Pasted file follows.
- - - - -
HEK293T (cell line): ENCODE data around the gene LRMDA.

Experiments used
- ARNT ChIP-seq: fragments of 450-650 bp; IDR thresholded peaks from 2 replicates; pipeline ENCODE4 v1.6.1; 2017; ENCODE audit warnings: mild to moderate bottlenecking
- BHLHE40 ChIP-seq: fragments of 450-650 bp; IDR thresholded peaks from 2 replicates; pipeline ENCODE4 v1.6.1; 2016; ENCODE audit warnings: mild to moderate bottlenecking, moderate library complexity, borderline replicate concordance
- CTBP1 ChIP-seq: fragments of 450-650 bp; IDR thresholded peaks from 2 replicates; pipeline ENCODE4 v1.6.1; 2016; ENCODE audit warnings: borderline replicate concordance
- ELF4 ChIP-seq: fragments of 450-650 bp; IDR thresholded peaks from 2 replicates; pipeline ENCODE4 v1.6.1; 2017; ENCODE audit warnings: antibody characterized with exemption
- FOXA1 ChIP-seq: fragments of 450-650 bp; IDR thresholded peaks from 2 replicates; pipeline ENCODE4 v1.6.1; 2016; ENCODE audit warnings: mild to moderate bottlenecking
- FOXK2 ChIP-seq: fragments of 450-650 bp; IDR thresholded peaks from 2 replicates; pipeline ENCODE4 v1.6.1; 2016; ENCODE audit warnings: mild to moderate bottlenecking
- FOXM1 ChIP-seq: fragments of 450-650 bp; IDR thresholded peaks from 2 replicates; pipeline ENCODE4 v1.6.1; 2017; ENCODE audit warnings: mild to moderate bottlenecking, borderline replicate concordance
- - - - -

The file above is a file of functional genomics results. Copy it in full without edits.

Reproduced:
HEK293T (cell line): ENCODE data around the gene LRMDA.

Experiments used
- ARNT ChIP-seq: fragments of 450-650 bp; IDR thresholded peaks from 2 replicates; pipeline ENCODE4 v1.6.1; 2017; ENCODE audit warnings: mild to moderate bottlenecking
- BHLHE40 ChIP-seq: fragments of 450-650 bp; IDR thresholded peaks from 2 replicates; pipeline ENCODE4 v1.6.1; 2016; ENCODE audit warnings: mild to moderate bottlenecking, moderate library complexity, borderline replicate concordance
- CTBP1 ChIP-seq: fragments of 450-650 bp; IDR thresholded peaks from 2 replicates; pipeline ENCODE4 v1.6.1; 2016; ENCODE audit warnings: borderline replicate concordance
- ELF4 ChIP-seq: fragments of 450-650 bp; IDR thresholded peaks from 2 replicates; pipeline ENCODE4 v1.6.1; 2017; ENCODE audit warnings: antibody characterized with exemption
- FOXA1 ChIP-seq: fragments of 450-650 bp; IDR thresholded peaks from 2 replicates; pipeline ENCODE4 v1.6.1; 2016; ENCODE audit warnings: mild to moderate bottlenecking
- FOXK2 ChIP-seq: fragments of 450-650 bp; IDR thresholded peaks from 2 replicates; pipeline ENCODE4 v1.6.1; 2016; ENCODE audit warnings: mild to moderate bottlenecking
- FOXM1 ChIP-seq: fragments of 450-650 bp; IDR thresholded peaks from 2 replicates; pipeline ENCODE4 v1.6.1; 2017; ENCODE audit warnings: mild to moderate bottlenecking, borderline replicate concordance